Juan Roman Riquelme
We’ve had a transfer rumour that managed to dupe a video game, but a link which has tricked even the official website of the club involved? Well that’s just bloody hilarious and wouldn’t ever happen.
It has, of course. In the summer of 2007, Juan Roman Riquelme was so regularly linked with Everton that the club decided enough was enough, announcing the deal via their official website. Within an hour the story was pulled, with a club spokesman providing the following explanation:
“During the process of uploading the new home page designs for the website some test data was displayed for a very short period of time and was immediately removed after it had been identified. Example data had been used during the testing process and this was unfortunately missed by our appointed web development company during the final upload.”
The dog had eaten their appointed web development company, basically.
The Daily Mail poked fun at the club’s ’embarrassing climbdown’, before claiming one month later that the Villarreal playmaker had ‘flown into Merseyside’ for last-minute talks. There was no ’embarrassing climbdown’ as their claim sank without a trace, and the Everton faithful instead lamented the retirement of a club legend who had stepped foot on the Goodison Park turf just once despite joining eight years ago.
Spurs were perenially linked with then Porto midfielder Joao Moutinho from 2012, but the Toffees boast an even longer infatuation with the Portuguese star.
Back in June 2008, The Sun first reported of interest from David Moyes in Sporting Lisbon prodigy Moutinho. Then dubbed as a ‘£16m-rated’ star, the tabloid claimed just two months later that the Toffees would ‘up their bid’ to £13million, thereby getting their maths horribly wrong.
Moutinho came remarkably close to signing for Everton that summer, but there was little consensus over the eventual fee that the Toffees offered. The Daily Express went with both £18million and £13m within a month, the Daily Star reported of an £18m bid then later claimed it was a £12m one, while the Daily Mirror (£16m), The Guardian (£15m), the Daily Telegraph (£11.8m) and the News of the World (£18m) bickered amongst themselves.
The Daily Mirror resurrected the deal the following February, and in keeping with Moutinho tradition, reported that Everton were ‘lining up a £10m summer move’ for the midfielder. Two months later, they were merely ‘making inquiries’.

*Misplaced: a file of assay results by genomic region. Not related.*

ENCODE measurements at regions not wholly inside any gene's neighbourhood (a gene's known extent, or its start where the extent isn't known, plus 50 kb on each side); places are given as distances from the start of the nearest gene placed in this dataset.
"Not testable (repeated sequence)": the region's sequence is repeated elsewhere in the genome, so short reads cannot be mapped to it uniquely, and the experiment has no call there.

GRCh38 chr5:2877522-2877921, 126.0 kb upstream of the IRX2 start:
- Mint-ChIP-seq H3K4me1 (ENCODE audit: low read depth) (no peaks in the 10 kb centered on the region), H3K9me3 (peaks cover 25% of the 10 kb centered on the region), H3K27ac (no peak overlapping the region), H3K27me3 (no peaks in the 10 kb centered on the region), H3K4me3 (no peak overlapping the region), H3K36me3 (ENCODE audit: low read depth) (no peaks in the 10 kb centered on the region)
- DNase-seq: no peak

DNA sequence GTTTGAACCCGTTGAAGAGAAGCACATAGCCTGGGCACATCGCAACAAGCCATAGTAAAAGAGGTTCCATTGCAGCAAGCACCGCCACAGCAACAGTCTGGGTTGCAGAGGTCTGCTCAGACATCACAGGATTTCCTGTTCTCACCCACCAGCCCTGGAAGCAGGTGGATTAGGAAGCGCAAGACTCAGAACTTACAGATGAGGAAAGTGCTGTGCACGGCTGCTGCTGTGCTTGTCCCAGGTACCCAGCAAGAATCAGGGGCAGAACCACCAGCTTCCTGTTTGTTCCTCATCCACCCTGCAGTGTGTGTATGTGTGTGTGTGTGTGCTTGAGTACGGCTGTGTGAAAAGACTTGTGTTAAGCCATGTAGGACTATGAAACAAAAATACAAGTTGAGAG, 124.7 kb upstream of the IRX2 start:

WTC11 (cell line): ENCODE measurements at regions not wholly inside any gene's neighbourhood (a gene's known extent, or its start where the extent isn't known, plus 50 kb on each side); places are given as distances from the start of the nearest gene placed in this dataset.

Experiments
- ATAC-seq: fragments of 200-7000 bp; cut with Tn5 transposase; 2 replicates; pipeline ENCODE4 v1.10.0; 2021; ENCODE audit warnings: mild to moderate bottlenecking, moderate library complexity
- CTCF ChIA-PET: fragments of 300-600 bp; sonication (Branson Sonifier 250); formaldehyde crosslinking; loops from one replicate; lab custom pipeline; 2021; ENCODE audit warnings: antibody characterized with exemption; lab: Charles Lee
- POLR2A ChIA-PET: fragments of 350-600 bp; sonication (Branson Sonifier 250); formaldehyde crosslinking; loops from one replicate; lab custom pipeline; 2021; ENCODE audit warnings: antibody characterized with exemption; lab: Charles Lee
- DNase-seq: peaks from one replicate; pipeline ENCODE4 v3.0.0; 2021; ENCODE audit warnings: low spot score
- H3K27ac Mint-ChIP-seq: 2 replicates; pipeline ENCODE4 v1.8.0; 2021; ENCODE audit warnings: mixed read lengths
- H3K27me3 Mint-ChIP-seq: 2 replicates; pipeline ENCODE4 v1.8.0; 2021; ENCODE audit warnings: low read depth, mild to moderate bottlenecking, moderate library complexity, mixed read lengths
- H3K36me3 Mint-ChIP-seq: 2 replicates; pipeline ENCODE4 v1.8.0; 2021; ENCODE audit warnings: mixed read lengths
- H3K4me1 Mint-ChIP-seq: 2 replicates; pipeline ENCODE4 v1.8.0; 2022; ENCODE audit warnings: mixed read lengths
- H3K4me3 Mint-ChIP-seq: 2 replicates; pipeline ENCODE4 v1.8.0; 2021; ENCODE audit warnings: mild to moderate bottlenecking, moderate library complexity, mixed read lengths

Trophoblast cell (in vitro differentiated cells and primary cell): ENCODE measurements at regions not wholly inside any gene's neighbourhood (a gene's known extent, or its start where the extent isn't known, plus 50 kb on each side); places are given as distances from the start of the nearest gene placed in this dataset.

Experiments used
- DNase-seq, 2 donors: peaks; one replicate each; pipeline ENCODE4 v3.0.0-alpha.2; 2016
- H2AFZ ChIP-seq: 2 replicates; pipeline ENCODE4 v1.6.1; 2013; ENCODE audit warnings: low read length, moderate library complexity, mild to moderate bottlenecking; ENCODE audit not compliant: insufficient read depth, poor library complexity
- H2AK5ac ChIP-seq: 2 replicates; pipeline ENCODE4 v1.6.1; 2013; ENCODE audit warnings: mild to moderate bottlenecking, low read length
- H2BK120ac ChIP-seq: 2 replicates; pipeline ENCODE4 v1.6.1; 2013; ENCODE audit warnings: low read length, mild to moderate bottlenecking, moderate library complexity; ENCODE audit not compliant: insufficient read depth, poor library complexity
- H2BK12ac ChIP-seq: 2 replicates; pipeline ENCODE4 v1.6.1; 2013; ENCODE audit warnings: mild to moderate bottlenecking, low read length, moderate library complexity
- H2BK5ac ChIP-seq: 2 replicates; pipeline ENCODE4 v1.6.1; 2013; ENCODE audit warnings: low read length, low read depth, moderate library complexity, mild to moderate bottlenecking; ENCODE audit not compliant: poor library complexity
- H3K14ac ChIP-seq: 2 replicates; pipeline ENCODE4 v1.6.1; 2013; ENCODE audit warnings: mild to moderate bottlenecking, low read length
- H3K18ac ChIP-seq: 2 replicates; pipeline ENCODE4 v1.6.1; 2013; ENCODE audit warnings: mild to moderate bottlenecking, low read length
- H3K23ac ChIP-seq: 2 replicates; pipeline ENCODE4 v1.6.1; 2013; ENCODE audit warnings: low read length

Whether Alan Smith was at Leeds, Newcastle or Manchester United, Everton were interested.
David Moyes himself confirmed the Toffees had made a “substantial offer” for Leeds striker Smith in May of 2004, reported by Sky Sports to be around £7million. Smith had joined Manchester United for the same price by August.
Three relatively successful years at Old Trafford followed, before The Sun claimed in June 2007 that Everton would battle Aston Villa, Middlesbrough and Spurs to sign Smith. Despite naming four Premier League sides, the tabloid managed to get Smith’s next destination completely wrong; Newcastle signed him within a month.
Yet the story doesn’t end there. ‘Everton hope to complete the signing of Newcastle striker Alan Smith in a £3million deal on Monday,’ reported the Daily Mail in September 2008. ‘Smith is expected at Goodison Park on Monday morning for a medical after Newcastle agreed to let the former Leeds and Manchester United player leave.’
He stayed at St James’ Park for another four years.
There are two key eras in sports reporting: pre-Sky sources and post-Sky sources. Before everything was ‘according to’ those famed sources, we instead had ‘Skysports.com understands’, which is where this link gained notoriety. A report in August 2007 claimed David Moyes was ‘weighing up a move’ for the then Fenerbahce midfielder. Rather delightfully, and surely non-coincidentally, The Guardian reported interest from the Toffees the day before.
The rumour actually originated from the Ghanaian press way back in 2005, and they were responsible for it resurfacing once more in 2009. Even The Metro turned their nose up at that time.